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Accidental voice mail records visitor struggling with my website

Paul Ingraham ARCHIVEDMicroblog posts are archived and rarely updated. In contrast, most long-form articles on PainScience.com are updated regularly over the years.

From the ideal reader in the last post to the worst in this one: all too often I see evidence that I don’t have the kinds of readers and customers I want. There’s always been hate email, of course, but I also see signs of something even more poignantly awful: people who actually like what they find here, but for the wrong reasons. For instance, they want to buy my books because they think I’ve got secret knowledge I’m going to share, a miracle cure for their pain (and some are outraged by the “scam” when they can’t find what they were hoping for). I even see evidence that some people seem to buy my ebooks essentially because I “told” them to: because there was a button that said “Buy Now,” so they just did it, like the hapless victims of a Jedi mind trick. “This is the product you are looking for!”

Some people seem to buy my ebooks essentially because I “told” them to: because there was a button that said “Buy Now,” so they just did it, like the hapless victims of a Jedi mind trick.For a few minutes this week, I was a fly on the wall for one the worst possible kinds of potential customer: someone who didn’t know what he was buying, why he was buying it, how to buy it, or even how to call for help. So how do I know this? Because I received a five-minute accidental voice mail from him.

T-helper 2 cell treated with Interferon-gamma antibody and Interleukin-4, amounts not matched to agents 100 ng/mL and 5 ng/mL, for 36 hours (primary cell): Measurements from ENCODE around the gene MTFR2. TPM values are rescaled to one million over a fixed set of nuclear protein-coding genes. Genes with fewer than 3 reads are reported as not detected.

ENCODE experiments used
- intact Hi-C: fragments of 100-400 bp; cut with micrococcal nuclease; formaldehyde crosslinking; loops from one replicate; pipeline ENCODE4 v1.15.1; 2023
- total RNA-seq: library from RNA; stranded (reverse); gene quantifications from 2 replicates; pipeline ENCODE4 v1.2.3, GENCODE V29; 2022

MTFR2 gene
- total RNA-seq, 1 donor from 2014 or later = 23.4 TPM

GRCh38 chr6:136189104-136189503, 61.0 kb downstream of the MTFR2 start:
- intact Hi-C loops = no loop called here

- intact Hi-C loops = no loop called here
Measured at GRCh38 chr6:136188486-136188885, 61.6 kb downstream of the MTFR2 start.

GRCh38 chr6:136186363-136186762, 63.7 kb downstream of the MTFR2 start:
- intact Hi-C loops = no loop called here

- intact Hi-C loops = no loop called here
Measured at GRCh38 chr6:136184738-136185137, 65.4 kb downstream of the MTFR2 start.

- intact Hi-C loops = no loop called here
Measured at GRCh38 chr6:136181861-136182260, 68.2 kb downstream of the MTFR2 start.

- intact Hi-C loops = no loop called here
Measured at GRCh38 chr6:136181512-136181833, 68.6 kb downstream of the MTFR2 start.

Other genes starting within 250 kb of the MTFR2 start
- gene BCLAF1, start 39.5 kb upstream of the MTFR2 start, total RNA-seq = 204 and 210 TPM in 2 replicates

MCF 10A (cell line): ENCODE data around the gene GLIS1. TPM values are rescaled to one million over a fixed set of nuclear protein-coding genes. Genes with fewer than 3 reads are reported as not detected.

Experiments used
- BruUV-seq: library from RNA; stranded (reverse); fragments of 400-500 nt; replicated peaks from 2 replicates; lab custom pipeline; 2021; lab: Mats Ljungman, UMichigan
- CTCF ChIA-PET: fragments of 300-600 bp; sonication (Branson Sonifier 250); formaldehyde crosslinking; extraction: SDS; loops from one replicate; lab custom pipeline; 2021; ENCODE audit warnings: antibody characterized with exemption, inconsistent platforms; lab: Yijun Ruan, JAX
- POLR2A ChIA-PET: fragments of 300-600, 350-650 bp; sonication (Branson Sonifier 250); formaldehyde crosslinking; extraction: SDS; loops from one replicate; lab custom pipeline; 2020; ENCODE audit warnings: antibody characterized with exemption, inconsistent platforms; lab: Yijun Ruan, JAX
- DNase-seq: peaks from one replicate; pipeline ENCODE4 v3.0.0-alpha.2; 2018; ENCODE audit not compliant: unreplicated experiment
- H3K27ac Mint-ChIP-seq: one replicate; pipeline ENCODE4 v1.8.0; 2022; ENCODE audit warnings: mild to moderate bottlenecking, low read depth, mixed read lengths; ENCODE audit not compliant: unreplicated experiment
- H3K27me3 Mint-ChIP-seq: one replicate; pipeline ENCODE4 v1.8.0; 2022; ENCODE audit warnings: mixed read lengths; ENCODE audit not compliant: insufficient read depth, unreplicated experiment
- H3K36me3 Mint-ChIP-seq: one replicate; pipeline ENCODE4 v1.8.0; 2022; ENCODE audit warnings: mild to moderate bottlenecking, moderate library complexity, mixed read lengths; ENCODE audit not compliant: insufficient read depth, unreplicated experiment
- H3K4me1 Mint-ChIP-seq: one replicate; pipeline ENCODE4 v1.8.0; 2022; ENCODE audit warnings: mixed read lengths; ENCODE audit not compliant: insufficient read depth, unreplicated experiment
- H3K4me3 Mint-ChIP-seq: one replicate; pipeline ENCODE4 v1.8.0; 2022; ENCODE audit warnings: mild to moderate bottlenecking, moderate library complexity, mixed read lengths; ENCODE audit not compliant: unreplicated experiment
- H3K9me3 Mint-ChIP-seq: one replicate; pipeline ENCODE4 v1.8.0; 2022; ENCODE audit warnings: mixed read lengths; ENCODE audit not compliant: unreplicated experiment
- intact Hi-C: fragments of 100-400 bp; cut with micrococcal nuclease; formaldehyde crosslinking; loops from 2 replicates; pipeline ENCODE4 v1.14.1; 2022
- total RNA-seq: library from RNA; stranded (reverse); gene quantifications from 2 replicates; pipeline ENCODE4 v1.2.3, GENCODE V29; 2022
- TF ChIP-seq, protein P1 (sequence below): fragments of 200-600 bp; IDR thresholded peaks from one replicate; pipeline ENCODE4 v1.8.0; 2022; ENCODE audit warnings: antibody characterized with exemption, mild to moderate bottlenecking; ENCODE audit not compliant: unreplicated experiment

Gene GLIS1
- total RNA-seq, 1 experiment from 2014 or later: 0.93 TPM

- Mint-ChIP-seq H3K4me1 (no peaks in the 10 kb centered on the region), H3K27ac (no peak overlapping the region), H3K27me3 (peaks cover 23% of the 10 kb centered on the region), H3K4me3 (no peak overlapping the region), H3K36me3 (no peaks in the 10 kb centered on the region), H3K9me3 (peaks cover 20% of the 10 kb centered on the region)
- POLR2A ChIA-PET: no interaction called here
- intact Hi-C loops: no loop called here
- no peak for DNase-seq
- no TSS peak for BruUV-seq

He called me three times, failing to communicate anything meaningful each time, and then — stumped by the advanced technology of voice mail — he just left the third call open while he continued to talk with his wife about my website and how to buy one of my e-books. He was desperately hopeful, but equally irritated because he had no idea how to get what he thought he wanted. It was shocking. It was heart-breakingly, cringe-inducingly bad. It was like satirical sketch comedy about someone profoundly ignorant, but without any jokes.

I’ve always known that such customers exist, and probably more of them than I want to know, but I’ve been sheltered from the reality of it. Eavesdropping on one of them was a bizarre, disheartening bucket of cold water.

Of course, everyone who works directly with the public sees exasperating customers every hour of every day. The only strange thing here is that I am 99.9% sheltered from it by running a virtual bookshop!

This is the MICROBLOG: small posts about interesting stuff that comes up while I’m updating & upgrading dozens of featured articles on PainScience.com. Follow along on Twitter, Facebook, or RSS. Sorry, no email subscription option at this time, but it’s in the works.